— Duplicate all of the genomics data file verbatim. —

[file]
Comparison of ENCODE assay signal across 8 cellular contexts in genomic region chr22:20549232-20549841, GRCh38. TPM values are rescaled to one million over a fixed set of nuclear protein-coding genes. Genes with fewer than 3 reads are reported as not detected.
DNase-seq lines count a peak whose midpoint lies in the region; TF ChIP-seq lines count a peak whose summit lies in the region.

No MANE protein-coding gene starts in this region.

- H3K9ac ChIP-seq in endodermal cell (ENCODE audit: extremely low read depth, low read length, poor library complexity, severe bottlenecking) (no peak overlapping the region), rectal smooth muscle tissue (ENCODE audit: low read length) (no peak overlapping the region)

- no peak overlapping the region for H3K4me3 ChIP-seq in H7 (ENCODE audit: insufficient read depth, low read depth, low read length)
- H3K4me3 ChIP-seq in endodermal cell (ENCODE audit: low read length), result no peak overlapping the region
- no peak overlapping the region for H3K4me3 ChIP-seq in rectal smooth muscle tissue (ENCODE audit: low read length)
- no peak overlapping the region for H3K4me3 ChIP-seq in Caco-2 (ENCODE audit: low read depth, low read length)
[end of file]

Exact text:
Comparison of ENCODE assay signal across 8 cellular contexts in genomic region chr22:20549232-20549841, GRCh38. TPM values are rescaled to one million over a fixed set of nuclear protein-coding genes. Genes with fewer than 3 reads are reported as not detected.
DNase-seq lines count a peak whose midpoint lies in the region; TF ChIP-seq lines count a peak whose summit lies in the region.

No MANE protein-coding gene starts in this region.

- H3K9ac ChIP-seq in endodermal cell (ENCODE audit: extremely low read depth, low read length, poor library complexity, severe bottlenecking) (no peak overlapping the region), rectal smooth muscle tissue (ENCODE audit: low read length) (no peak overlapping the region)

- no peak overlapping the region for H3K4me3 ChIP-seq in H7 (ENCODE audit: insufficient read depth, low read depth, low read length)
- H3K4me3 ChIP-seq in endodermal cell (ENCODE audit: low read length), result no peak overlapping the region
- no peak overlapping the region for H3K4me3 ChIP-seq in rectal smooth muscle tissue (ENCODE audit: low read length)
- no peak overlapping the region for H3K4me3 ChIP-seq in Caco-2 (ENCODE audit: low read depth, low read length)